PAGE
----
FORSCENE STARS IN CANADIAN REALITY TV SERIES
FNTECH is a technical production company based in Toronto, Canada, specializing in designing and implementing digital recording and post-production workflows for broadcast television.
A leader in tapeless workflow solutions, FNTECH offers a full turnkey service, working with producers in both the production and postproduction phases. This level of support ensures your project runs smoothly and efficiently. Some of the productions they have worked on include: Big Brother Canada, Chopped Canada, and Pressure Cooker.
FNTECH’s client Bristow Global Media is the production company for Hockey Wives, a new Canadian reality TV series. FNTECH utilized Forscene in the technical production of the show. I spoke with Sean Burt, Recording Engineer/System Administrator for FNTECH about the benefits of using Forscene for this production. Sean installs and manages multiple post-production facilities and provides technical support for post teams.
Q: Tell us a little about your company FNTECH.
SB: FNTech was founded by Curt Fuglewicz. The company originally started with technical producing for live broadcasts and got into live recording. Over the last few years FNTECH has grown and now also creates workflows and supplies equipment for all technical aspects of production and post-production.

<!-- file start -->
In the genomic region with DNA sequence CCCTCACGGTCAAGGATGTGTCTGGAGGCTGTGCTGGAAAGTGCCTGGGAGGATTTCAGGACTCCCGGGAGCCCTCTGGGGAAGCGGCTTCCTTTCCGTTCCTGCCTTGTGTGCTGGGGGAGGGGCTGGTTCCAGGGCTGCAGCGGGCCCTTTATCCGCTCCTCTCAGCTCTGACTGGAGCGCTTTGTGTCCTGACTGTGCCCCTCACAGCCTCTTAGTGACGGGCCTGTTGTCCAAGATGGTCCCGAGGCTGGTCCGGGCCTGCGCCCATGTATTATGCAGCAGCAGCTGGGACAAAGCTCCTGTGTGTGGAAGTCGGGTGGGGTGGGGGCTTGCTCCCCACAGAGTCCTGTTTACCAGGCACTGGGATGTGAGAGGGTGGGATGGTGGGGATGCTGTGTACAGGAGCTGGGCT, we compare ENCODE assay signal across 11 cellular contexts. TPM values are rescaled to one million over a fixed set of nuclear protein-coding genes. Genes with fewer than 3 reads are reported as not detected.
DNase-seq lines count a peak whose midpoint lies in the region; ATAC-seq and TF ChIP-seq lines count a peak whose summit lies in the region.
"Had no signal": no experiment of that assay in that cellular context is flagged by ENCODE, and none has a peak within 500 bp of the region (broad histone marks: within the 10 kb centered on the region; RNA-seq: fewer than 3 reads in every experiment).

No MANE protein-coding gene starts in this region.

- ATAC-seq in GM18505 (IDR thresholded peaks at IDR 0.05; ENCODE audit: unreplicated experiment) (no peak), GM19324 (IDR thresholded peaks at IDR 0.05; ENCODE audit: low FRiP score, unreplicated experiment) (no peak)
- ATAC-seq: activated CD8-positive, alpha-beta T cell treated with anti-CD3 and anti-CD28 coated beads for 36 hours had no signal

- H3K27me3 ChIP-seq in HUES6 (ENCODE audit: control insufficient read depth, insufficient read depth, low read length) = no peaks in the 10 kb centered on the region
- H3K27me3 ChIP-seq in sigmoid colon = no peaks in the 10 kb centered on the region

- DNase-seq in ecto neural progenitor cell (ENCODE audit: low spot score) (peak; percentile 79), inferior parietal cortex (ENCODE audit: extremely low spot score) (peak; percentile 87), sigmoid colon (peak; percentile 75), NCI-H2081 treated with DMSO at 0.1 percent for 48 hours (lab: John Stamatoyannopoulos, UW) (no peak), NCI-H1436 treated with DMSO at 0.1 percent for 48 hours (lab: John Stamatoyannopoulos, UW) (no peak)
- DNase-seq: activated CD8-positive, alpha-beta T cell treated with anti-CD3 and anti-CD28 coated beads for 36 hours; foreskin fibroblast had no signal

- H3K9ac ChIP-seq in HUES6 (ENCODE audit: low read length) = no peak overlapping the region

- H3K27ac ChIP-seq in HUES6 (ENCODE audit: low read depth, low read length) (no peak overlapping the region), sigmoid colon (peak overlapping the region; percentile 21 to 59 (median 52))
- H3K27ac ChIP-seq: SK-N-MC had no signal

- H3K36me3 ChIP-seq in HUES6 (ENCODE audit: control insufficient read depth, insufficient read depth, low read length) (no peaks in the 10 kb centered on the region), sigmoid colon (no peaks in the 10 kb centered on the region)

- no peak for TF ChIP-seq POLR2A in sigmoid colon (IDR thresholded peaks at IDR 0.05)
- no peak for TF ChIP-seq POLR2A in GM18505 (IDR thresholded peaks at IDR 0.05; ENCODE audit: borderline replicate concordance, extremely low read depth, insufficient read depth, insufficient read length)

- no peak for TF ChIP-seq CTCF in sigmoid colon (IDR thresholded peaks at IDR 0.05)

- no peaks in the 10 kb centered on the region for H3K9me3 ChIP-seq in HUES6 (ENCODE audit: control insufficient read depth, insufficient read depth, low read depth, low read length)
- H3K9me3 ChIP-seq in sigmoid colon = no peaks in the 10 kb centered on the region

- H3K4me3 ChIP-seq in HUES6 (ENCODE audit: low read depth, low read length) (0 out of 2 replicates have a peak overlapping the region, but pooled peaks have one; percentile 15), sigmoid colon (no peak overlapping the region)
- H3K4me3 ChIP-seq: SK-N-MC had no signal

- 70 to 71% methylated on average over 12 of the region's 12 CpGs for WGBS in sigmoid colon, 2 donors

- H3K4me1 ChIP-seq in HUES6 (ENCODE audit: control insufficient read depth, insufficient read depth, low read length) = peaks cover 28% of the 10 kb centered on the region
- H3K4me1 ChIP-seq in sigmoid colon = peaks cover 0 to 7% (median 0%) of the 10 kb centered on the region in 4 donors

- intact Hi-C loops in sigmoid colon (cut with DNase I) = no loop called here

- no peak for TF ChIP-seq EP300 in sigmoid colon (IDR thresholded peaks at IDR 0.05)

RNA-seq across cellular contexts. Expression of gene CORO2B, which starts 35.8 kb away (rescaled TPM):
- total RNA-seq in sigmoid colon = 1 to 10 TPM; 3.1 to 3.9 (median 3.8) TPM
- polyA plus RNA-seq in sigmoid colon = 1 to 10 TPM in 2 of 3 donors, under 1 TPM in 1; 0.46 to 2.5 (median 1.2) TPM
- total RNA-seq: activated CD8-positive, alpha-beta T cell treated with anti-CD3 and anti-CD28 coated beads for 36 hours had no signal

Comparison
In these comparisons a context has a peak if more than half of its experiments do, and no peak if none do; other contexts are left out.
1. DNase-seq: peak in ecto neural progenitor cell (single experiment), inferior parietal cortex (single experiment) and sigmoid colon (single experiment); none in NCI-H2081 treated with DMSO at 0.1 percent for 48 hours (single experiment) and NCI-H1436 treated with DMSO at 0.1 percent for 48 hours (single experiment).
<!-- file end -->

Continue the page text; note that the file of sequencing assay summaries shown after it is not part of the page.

Q: When did you first become aware of Forscene?
SB: Last year we were working on a show called Hockey Wives, one of our first shows where we did a full post development deployment and we were looking for a one system, or a solution to bridge the distance gaps between our different creative teams and our post teams. We were looking for something where we could screen media and help streamline the editing workflow.
Q: How did you become aware of it?
SB: It came to me through Curt who was initially shown the benefits of Forscene by the Toronto based reseller, Matthew Bush (Triangle Post).
Q: Once you actually sat down and had a good look at Forscene and tried it out, what was your initial reaction to it?
SB: My initial reaction to Forscene was that it was a game changer. It’s what we were looking for. There was integration with AVID so that we could continue working with our existing workflow. It was exactly what we needed. The ability to do multicam screening, editing online, and being able to push hundreds of hours of media to our show runners and to our people on the field was the key. It was great that everyone had easy access to media who needed it. It filled that role spectacularly.
Q: I’d like to discuss some of the benefits of Forscene and how it worked for you with Hockey Wives – let’s start with logging and tagging.
SB: It worked great. The search functionality for logging and tagging especially, as it pertained to our interviews on the show were fantastic when it came to finding key moments that may have happened months before. It saved a lot of time in trying to track down those key story points.
Q: Multicam. I understand that this feature was pretty crucial to your production.